Radiological investigations indicated that the carcinoma was located high in the endocervix and a radical hysterectomy was performed. The resected specimen was received at a nearby hospital and not photographed. However, it was extensively sampled for histology. All of the sections were reviewed by the first two authors and a diagnosis of a FIGO stage IB1, grade I adenocarcinoma of mixed endometrioid and mucinous subtype was identified on the posterior cervical lip, with associated lymphovascular invasion. Multiple foci of squamous metaplasia were present in the adenocarcinoma in the areas with an endometrioid morphology. The histological appearances were identical to those in the original biopsy. There was no adjacent CGIN or CIN in the cervix, and no evidence of a primary endometrial neoplasm. The paracervical and parametrial tissues and all of the resected pelvic lymph nodes were tumour-free.
The distinction between primary endometrial and endocervical adenocarcinomas is important for optimal patient management. Localized endocervical adenocarcinoma is best treated by chemoradiation or radical hysterectomy and pelvic lymphadenectomy. The treatment of endometrial adenocarcinoma depends on the stage of disease and may not involve such extensive surgery. It can be difficult to differentiate between primary endometrial and endocervical adenocarcinomas in small endometrial or endocervical samples. Squamous differentiation, most commonly in the form of benign squamous metaplasia, is a well-recognised feature of endometrial adenocarcinomas of both primary endometrial and ovarian origin. The present case illustrates that widespread squamous differentiation may also occur in primary endometrioid adenocarcinoma of the cervix.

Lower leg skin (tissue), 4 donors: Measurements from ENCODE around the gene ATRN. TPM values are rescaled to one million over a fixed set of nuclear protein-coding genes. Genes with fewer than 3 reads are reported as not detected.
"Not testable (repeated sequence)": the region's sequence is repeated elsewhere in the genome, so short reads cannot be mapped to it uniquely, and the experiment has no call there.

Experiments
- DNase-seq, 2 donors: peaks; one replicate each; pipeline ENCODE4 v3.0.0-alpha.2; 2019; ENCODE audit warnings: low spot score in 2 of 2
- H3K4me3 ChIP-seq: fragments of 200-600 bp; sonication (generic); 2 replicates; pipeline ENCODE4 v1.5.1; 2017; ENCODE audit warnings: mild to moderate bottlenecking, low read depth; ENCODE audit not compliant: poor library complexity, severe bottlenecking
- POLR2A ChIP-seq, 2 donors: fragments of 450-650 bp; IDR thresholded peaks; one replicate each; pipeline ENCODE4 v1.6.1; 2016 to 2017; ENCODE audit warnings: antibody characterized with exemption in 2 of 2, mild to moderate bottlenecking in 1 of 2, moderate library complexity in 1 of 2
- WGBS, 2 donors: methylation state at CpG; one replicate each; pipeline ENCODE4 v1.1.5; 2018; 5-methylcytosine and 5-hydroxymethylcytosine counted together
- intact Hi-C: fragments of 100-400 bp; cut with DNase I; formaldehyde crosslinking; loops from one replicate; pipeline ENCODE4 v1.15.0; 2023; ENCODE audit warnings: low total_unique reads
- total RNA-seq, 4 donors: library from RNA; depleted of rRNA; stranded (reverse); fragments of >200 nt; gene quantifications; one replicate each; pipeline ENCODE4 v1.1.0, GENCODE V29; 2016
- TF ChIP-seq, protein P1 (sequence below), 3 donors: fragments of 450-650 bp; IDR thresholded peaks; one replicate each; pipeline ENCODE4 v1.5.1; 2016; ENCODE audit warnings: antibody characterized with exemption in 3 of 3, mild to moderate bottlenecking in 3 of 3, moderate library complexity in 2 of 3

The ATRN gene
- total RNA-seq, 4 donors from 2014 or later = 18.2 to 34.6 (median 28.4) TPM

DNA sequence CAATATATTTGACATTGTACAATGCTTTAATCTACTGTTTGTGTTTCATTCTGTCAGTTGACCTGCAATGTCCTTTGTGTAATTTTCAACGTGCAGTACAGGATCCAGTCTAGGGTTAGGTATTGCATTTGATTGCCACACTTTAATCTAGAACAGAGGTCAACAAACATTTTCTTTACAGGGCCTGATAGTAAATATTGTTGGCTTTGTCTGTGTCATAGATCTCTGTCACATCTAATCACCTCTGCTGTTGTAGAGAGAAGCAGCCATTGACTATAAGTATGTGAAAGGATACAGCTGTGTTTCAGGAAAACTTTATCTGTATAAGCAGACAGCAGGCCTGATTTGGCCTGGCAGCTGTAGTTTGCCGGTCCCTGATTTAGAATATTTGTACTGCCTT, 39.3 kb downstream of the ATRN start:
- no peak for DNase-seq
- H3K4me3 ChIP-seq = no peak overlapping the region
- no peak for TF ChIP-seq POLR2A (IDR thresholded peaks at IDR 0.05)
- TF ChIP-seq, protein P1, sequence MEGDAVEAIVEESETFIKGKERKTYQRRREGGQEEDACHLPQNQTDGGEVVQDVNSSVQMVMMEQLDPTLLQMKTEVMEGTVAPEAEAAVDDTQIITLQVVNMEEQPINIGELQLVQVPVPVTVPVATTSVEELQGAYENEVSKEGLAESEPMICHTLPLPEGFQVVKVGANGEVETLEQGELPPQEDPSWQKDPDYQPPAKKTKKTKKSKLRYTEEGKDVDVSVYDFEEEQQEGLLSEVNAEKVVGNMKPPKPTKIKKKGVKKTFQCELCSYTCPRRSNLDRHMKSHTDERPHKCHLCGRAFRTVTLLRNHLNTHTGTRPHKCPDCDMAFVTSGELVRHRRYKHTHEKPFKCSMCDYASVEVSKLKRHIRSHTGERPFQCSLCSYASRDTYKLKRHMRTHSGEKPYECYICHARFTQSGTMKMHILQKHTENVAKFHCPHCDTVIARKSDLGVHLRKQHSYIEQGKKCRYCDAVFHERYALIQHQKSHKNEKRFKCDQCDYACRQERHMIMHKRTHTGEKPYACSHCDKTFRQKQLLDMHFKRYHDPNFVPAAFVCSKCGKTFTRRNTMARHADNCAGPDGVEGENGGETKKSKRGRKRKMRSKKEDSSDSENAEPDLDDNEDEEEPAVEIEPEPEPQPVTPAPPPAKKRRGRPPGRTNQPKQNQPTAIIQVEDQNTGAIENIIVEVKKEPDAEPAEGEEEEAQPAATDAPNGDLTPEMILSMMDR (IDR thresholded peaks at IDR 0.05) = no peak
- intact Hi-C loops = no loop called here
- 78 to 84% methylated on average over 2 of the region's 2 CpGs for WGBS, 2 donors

Endometrioid adenocarcinomas of the cervix are a subtype of primary endocervical adenocarcinoma . Although Young and Clement  regard this subtype of endocervical adenocarcinoma to be uncommon, others have reported it to account for up to 30% of primary endocervical adenocarcinomas . Alfsen et al  reported an increase in the proportion of non-squamous carcinomas of the cervix over the past few decades in Norway, endometrioid adenocarcinoma accounting for 21%.
Endometrioid endometrial adenocarcinomas can show both squamous and mucinous differentiation. Zaino  reported squamous differentiation in up to 25% of endometrioid adenocarcinomas but others  describe this in 20–50% or more. Mucinous differentiation is also described in primary endometrial adenocarcinomas [6–8]. Because of the endometrioid morphology and squamous and mucinous differentiation, the histology of the endocervical biopsy was thought initially to favour primary endometrial adenocarcinoma.
The immunohistochemical differentiation of endocervical from endometrial adenocarcinoma has been described in several publications [2, 9–11] and a limited marker panel has been recommended. More extensive immunohistochemical investigations are occasionally warranted for rarer endometrial and cervical tumours [12, 13]. In the present case, despite the morphology, immunohistochemical marker studies favoured a diagnosis of primary endocervical adenocarcinoma – a diagnosis confirmed at hysterectomy. This case emphasizes the value of immunohistochemical marker studies, particularly when the clinical details and histological findings seem discordant; endometrioid endocervical adenocarcinoma should be considered even in the presence of squamous metaplasia. Squamous metaplasia may be a prominent feature of endometrioid tumours, whatever their primary anatomical site of origin.